Samsung NX210 Review

July 17, 2012 | Mark Goldstein |


The new NX210 is a very modest update of the NX200, principally adding a range of Wi-fi connectivity options to a 9-month-old camera. While we still like the NX210's excellent image quality, the compact system market has become even more crowded in the last year, so much so that the NX210 now feels a bit over-priced and under-powered compared to some of the competition.

The same 20 megapixel sensor from the NX200 delivers excellent still image quality, with a very usable ISO range of 100-3200 and 1080p HD video complete with auto-focusing, full control over the exposure settings, stereo sound and a wealth of other options. The NX210 offers all the advantages that a camera with a large APS-C DSLR sensor offers, namely better performance at higher ISOs and greater depth-of-field effects than the smaller Micro Four Thirds format. We'd be happy to regularly shoot with any setting from 100-1600, and even 3200 is handy at a push. The fastest settings of 6400 and 12800 are less useful, although considering the amount of megapixels that have been squeezed onto the sensor, we're still very impressed with the NX210's overall performance.

The price of the NX210 is higher than its predecessor, though (at least in the UK), and there are still a few interface sacrifices, in particular the lack of an AEL button and an integral flash or viewfinder and the continued slow processing times when shooting in RAW mode, which detract from the camera's overall usability. The jury's still out on the i-Function button, too, with opinions divided about whether it's a genuinely useful innovation or just another way to differentiate the NX system from its competitors.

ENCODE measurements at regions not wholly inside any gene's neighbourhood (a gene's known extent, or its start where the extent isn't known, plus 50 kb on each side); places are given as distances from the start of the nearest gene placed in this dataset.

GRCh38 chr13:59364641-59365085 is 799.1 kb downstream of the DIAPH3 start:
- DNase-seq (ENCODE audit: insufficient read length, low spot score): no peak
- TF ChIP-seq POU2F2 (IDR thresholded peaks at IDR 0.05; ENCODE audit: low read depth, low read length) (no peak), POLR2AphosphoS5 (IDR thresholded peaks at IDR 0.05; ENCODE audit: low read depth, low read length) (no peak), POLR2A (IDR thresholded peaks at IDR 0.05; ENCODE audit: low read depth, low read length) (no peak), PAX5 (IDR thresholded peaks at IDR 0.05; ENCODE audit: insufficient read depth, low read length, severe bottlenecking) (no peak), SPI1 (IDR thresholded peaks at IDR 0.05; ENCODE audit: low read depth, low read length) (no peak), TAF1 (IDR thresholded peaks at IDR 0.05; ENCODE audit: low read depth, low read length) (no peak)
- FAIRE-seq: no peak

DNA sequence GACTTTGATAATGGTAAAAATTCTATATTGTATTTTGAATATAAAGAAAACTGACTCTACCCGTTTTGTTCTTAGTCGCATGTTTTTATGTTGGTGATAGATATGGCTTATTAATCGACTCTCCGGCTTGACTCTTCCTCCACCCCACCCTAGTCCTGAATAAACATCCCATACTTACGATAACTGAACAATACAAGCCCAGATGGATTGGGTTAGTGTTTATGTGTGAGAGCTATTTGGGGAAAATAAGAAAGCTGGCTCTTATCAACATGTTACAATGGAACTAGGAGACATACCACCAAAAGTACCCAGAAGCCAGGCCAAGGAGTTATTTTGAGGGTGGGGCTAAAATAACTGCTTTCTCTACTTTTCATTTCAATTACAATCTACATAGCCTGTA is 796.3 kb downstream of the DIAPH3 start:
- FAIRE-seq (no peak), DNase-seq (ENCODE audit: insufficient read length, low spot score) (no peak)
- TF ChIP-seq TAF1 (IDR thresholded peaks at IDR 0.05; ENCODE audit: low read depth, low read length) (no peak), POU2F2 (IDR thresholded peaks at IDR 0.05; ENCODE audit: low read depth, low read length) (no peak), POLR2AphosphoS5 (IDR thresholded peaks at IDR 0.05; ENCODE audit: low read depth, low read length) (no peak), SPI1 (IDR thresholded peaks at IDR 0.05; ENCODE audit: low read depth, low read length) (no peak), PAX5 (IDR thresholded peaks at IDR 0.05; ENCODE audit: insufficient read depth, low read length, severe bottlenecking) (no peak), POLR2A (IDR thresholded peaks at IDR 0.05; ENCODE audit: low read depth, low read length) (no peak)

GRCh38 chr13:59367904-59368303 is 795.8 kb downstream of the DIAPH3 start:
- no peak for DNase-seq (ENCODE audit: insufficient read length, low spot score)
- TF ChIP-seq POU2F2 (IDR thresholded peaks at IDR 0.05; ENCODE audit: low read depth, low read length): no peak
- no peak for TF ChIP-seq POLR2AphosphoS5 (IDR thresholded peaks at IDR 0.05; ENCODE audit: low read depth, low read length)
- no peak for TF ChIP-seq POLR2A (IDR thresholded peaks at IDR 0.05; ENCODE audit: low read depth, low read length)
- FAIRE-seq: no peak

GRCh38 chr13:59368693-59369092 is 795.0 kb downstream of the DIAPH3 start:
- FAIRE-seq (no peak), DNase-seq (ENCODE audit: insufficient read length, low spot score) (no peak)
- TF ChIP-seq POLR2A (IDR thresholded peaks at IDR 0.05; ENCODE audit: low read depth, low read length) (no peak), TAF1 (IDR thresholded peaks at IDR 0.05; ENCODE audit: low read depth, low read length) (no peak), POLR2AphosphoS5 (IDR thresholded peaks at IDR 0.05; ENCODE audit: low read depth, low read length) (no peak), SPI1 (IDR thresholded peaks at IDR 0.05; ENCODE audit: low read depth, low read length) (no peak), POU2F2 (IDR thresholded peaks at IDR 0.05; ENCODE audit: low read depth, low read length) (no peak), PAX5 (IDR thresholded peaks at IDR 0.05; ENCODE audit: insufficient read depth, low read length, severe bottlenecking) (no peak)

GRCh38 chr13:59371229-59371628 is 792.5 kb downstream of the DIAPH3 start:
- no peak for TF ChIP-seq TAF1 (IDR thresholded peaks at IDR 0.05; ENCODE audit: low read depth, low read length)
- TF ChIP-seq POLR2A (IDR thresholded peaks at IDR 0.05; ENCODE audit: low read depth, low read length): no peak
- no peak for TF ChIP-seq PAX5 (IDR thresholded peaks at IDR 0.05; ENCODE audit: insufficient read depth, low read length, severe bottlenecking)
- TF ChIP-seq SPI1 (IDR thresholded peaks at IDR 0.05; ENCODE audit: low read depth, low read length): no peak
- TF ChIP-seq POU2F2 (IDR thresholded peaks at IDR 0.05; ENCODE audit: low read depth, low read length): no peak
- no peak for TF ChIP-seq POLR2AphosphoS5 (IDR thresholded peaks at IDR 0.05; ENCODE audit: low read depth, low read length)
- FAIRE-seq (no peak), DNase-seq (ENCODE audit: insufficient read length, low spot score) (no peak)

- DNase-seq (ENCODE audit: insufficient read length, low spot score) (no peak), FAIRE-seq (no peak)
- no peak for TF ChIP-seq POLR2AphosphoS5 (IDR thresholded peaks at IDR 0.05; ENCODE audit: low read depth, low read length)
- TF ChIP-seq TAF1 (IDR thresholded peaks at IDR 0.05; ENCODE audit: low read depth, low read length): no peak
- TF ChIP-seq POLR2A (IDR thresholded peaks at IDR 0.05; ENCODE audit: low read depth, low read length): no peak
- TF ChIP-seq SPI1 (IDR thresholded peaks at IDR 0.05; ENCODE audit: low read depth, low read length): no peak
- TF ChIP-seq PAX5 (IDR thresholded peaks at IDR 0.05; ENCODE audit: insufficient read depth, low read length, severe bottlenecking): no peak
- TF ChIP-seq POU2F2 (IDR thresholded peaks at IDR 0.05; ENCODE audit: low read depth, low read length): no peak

Ultimately the Samsung NX210 falls between two stools - the cheaper NX1000 offers a natural upgrade path for compact camera users, while the more expensive NX20 is the obvious choice as a DSLR replacement. For us that leaves the NX210 a little out in the cold, especially since Samsung haven't addressed the annoyingly slow RAW processing times or the lack of a built-in flash or viewfinder. We can still recommend the NX210, but it's no longer the stand-out model that the NX200 was...

4 stars

Ratings (out of 5)
Design 4
Features 4
Ease-of-use 4
Image quality 4.5
Value for money 3.5